Hiddink linked to Barcelona after leaving Anzhi
Guus Hiddink has resigned as manager of Anzhi Makhachkala with former Manchester United coach Rene Meulensteen named as his replacement.
Hiddink has played a key role in the emergence of the Dagestan-based club built on the backing of billionaire owner Suleyman Kerimov.
But he today announced he would be standing down with Dutchman Meulensteen already installed as his successor.
An Anzhi statement published on www.fc-anji.ru, read: "FC Anzhi has accepted the request of the head coach to terminate their employment relationship.
"The club sincerely thanks Guus Hiddink for his significant contribution to the club and wishes him success in his future career."
Hiddink said: "This decision was not easy for me, but I've always said that my mission with Anzhi would end when the club was able to develop and grow by itself without my participation.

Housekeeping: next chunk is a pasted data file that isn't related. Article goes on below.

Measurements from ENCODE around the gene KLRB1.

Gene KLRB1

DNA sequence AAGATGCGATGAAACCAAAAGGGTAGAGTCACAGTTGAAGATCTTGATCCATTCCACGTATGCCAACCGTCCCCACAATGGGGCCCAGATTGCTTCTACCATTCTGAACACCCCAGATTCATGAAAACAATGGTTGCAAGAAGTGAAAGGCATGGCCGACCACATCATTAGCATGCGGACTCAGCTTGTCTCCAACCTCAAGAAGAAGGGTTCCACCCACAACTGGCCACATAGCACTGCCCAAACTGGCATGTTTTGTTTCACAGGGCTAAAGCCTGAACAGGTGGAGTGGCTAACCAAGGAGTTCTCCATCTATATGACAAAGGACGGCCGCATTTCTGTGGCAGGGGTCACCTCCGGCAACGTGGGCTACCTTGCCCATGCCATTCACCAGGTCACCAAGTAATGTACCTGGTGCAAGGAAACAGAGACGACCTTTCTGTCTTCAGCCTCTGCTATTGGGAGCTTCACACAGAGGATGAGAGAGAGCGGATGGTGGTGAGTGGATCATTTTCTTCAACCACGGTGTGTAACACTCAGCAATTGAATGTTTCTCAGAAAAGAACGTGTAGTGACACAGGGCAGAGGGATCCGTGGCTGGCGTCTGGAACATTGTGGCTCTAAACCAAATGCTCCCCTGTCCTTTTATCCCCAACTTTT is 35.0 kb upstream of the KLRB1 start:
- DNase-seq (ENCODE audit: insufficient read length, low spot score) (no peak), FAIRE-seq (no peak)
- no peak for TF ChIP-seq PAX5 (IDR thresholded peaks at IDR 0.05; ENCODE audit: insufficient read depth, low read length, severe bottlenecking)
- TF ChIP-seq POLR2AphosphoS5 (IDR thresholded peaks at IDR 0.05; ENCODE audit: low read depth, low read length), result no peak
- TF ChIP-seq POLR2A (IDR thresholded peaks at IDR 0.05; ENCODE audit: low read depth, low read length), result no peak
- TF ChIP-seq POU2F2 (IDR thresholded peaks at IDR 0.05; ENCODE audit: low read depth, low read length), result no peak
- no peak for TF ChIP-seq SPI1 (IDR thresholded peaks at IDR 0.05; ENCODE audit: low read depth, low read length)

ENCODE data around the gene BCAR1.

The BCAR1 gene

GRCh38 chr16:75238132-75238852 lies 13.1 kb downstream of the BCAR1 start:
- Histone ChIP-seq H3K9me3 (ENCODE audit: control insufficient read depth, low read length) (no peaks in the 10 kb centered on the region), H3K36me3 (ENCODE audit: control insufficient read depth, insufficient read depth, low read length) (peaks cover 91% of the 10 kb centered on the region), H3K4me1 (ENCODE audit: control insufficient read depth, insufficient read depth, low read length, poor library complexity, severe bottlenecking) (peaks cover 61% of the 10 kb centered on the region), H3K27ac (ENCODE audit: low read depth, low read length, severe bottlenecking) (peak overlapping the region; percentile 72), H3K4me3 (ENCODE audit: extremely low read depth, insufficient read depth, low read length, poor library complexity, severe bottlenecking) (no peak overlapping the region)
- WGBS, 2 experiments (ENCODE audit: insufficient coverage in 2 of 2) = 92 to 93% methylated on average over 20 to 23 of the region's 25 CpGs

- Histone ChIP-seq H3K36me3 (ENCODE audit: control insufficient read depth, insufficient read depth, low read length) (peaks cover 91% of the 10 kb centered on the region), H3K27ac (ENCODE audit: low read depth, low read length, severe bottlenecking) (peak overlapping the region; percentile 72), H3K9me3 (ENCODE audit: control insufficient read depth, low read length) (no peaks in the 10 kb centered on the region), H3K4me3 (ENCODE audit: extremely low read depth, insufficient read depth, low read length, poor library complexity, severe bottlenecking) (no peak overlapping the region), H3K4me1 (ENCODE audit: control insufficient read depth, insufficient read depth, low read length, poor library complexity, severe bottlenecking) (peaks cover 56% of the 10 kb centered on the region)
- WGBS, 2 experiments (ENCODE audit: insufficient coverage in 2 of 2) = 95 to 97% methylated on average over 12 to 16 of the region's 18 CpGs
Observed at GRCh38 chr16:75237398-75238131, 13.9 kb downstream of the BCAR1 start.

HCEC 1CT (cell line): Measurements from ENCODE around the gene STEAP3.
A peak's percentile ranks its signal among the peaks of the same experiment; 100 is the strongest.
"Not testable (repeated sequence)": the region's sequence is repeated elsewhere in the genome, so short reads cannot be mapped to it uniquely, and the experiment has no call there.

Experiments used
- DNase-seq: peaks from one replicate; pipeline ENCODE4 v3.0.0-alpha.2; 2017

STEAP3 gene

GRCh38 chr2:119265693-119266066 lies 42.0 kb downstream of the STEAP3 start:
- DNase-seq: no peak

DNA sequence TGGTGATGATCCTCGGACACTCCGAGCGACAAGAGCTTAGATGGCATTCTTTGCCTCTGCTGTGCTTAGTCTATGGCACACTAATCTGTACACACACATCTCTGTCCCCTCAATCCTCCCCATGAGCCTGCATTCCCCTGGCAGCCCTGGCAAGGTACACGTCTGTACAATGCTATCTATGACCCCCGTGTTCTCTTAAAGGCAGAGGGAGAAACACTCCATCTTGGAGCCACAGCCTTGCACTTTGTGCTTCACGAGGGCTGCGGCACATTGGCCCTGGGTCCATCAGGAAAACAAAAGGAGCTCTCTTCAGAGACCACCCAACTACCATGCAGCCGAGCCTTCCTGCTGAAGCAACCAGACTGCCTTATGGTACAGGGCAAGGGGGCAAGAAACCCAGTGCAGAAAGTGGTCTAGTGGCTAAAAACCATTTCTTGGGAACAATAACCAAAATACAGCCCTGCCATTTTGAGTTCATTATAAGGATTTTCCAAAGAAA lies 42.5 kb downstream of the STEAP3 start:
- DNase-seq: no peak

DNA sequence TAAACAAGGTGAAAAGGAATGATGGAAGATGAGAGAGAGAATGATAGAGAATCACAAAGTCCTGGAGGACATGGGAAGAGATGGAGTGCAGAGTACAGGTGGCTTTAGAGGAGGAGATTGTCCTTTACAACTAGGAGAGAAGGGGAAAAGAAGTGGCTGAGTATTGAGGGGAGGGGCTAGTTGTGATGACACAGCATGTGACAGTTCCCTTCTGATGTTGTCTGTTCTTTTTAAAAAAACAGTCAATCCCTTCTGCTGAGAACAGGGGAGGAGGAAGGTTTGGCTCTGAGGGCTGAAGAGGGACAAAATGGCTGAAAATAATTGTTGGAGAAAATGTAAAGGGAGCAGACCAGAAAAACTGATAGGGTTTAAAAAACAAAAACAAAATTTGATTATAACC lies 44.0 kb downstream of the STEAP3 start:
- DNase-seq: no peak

"Now that time has come. I am convinced that the club has a great future and I am glad I was part of this large-scale football project."
Hiddink joined Anzhi in February 2012, just over a year after Kerimov had purchased the club and funded the signing of a number of high-profile players, including former Inter Milan and Barcelona striker Samuel Eto'o - reportedly making him the highest-paid player in the world.
Anzhi finished fifth in the 2011-12 season but improved to a third-placed finish a year later.
Hiddink passes the baton to Meulensteen with Anzhi 11th in the new Premier League season having drawn one and lost one of their opening two games.
Meulensteen was Sir Alex Ferguson's first-team coach at United but opted to move on after the Scot retired from the Old Trafford hot-seat.
Hiddink's destination is unclear but news of his departure from Anzhi immediately led to speculation he was set to succeed Tito Vilanova at Barcelona.
The widely-travelled Dutchman has managed in Spain before at Barca's arch-rivals Real Madrid as well as Real Betis and Valencia.
Barca announced on Friday Vilanova was standing down to continue to receive treatment for cancer.